Has your web browser been acting strangely recently? Perhaps the home page you set has been changed to something you’ve never heard of, or a new search engine has been set as the default.
If either of these sound familiar, you’re probably the victim of a browser hijacker. Also known as a browser redirect virus, these seemingly harmless pieces of software can seriously disrupt your web browsing experience.
The good news is that browser hijackers are often unable to get access to the rest of your computer, but it’s worth making sure that’s the case. Here’s everything you need to know about them, plus how to get everything back in order.
Why do browser hijackers exist?
For the same reason as pretty much all malware: to make money. People who spread browser hijacking software can use it to generate a lot of extra traffic, whether it’s via Google, Bing or another third-party search engine. And with adverts shown alongside each search, it’s an easy way to get some extra cash.
These days, most web browsers block pop-ups and redirects by default. But sometimes a virus can override this setting, taking you to a page where you’re shown as many ads as possible.
A custom search page is one of the most common, and may even be given Google branding to make it seem trustworthy. Your browser home page and new tab pages may also be changed to something which can be used to make money.
Even browser shortcuts can be changed, seemingly without your permission. But it’s possible that you unintentionally agreed to the terms while installing another seemingly useful piece of software.
In any situation, it’s not a good idea to have software on your computer that you don’t know about. If you don’t recognise something, do a quick search (on an unaffected browser) to see if it’s important or not, then remove.
How to get rid of a browser hijacker
It’s worth following all the steps below, which will ensure the browser hijacker stops bothering you or doing any damage in the future.
Scan and remove viruses and malware
First, you’ll need to make sure the browser hijacker hasn’t done any damage to the rest of your computer. Run a ‘Full scan’ using the Windows Security app (shown above) or get one of the best third-party antivirus apps.
These scans will search for and remove malware, but it’s also worth running a dedicated malware app. We recommend the free version of Malwarebytes.
Remove browser add-ons, extensions and toolbars
Next, go into all your web browsers (even the ones which aren’t affected) and remove any third-party additions you don’t recognise and trust.
On Google Chrome (shown above), click the three dots in the top-right corner, then choose More tools… > Extensions. Click ‘Remove’ next to anything you’re not sure about, then ‘Remove’ again to confirm.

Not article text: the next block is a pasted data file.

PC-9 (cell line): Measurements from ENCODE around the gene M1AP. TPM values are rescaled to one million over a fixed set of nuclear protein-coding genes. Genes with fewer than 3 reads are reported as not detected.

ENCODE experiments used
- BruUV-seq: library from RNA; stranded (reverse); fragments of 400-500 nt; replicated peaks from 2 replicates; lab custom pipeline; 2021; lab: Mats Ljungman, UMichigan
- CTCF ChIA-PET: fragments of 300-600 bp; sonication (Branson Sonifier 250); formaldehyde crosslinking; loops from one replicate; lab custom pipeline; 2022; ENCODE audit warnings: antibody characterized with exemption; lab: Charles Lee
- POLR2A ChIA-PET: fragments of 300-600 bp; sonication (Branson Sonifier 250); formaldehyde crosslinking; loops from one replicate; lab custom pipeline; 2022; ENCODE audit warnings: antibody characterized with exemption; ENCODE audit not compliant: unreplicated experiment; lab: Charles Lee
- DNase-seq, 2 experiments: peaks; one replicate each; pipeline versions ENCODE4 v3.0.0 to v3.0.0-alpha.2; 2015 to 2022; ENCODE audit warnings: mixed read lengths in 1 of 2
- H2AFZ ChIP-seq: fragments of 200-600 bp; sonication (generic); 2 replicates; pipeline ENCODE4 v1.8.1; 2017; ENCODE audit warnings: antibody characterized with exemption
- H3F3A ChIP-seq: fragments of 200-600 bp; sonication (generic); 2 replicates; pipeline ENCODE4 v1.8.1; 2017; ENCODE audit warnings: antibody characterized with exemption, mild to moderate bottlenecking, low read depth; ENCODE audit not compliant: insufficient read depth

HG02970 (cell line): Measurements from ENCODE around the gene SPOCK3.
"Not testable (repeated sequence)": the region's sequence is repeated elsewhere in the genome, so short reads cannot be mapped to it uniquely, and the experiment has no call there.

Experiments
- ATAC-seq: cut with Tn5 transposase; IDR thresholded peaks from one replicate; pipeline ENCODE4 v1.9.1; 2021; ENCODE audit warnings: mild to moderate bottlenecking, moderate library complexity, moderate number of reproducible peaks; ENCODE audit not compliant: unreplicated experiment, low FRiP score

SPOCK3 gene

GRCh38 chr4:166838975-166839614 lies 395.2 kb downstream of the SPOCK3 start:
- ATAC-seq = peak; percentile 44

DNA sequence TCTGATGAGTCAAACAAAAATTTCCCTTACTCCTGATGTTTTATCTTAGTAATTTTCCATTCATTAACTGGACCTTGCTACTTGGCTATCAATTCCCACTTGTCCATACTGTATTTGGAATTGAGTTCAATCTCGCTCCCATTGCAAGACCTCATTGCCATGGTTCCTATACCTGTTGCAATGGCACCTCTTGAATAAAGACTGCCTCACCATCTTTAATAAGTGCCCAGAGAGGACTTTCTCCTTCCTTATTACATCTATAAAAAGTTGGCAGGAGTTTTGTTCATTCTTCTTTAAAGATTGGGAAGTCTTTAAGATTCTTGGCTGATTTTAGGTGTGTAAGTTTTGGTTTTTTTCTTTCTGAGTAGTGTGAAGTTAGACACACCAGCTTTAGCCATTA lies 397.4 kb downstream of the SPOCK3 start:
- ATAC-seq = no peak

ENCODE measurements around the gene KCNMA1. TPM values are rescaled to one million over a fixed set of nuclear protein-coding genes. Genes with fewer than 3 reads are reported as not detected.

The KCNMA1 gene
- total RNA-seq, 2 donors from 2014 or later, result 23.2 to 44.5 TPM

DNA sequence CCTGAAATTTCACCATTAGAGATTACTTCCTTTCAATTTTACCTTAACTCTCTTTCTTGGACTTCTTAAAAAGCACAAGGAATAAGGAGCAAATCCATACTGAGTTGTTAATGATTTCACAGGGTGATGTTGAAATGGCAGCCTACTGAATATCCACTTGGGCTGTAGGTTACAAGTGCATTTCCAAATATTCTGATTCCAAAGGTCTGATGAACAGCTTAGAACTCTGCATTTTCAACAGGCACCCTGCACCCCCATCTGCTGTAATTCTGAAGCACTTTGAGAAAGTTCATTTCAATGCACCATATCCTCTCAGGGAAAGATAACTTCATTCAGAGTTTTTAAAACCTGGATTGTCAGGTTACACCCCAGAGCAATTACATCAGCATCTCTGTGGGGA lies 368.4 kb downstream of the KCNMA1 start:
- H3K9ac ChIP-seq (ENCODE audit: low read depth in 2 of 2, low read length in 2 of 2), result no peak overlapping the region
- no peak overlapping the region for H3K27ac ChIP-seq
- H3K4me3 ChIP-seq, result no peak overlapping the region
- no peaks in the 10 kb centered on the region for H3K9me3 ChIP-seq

On Mozilla Firefox, click the three bars in the top-right corner, then ‘Add-ons and themes’. Select the ‘Extensions’ tab on the left side, then the three dots next to anything that’s enabled but you’d rather wasn’t, followed by ‘Remove’ twice. Follow the same process for ‘Plugins’, but choose ‘Never Activate’.
On Microsoft Edge, click the three dots in the top-right corner, then ‘Extensions’. From the pop-up window, choose ‘Manage extensions’. Click ‘Remove’ next to any extension, then ‘Remove’ again to confirm.
Change your home page
If a virus has changes your web browser’s home page, you’ll need to manually change it back. Even if everything seems fine, it’s worth double checking.
On Google Chrome (shown above), click the three dots in the top-right corner, then ‘Settings’. Select the ‘On start-up’ tab from the left side and make sure ‘Open a specific page or set of pages’ is enabled. Then, click the three dots next to anything you don’t recognise and choose ‘Remove’. Click ‘Add a new page’ to replace it.
On Mozilla Firefox, click the three bars in the top-right corner, then ‘Settings’. Click ‘Home’ on the left side, then select the drop-down next to ‘Homepage and new windows’ and choose ‘Custom URLs…’. Paste a URL in the box that appears and hit enter.
On Microsoft Edge, click the three dots in the top-right corner, then ‘Settings’. Click ‘Appearance’ on the left side, then scroll down to the ‘Customise toolbar’ section. Under ‘Select which buttons to show on the toolbar’ turn on the toggle next to ‘Home button’. Then, click ‘Set button URL’, click the button next to the blank text box, enter your URL of choice and click ‘Save’.
Change your default browser and remove unwanted search engines
Not only can a browser hijacker set a new search engine as your default, it can also change which browser is your default. It’s worth checking both.
On Google Chrome (shown above), click the three dots in the top-right corner and choose ‘Settings’. Click ‘Search engine’ from the left side, followed by ‘Manage search engines and site search’. Click the three dots next to any search engine you’d like to remove and click ‘Delete’.
On Mozilla Firefox, click the three bars in the top-right corner and choose ‘Settings’. Click ‘Search’ from the left side, then click the drop-down under ‘Default Search Engine’ and make your choice.
On Microsoft Edge, click the three dots in the top-right corner and choose ‘Settings’. Click ‘Privacy, search and services’ from the left side, then scroll all the way down to ‘Address bar and search’. Click ‘Manage search engines’, then click the three dots and choose ‘Remove’ next to anything you’d like to get rid of.
To set your default browser in Windows 11, head to Settings > Apps > Default apps. Select your browser from the list, then click ‘Set default’ next to ‘Make …. your default browser’.
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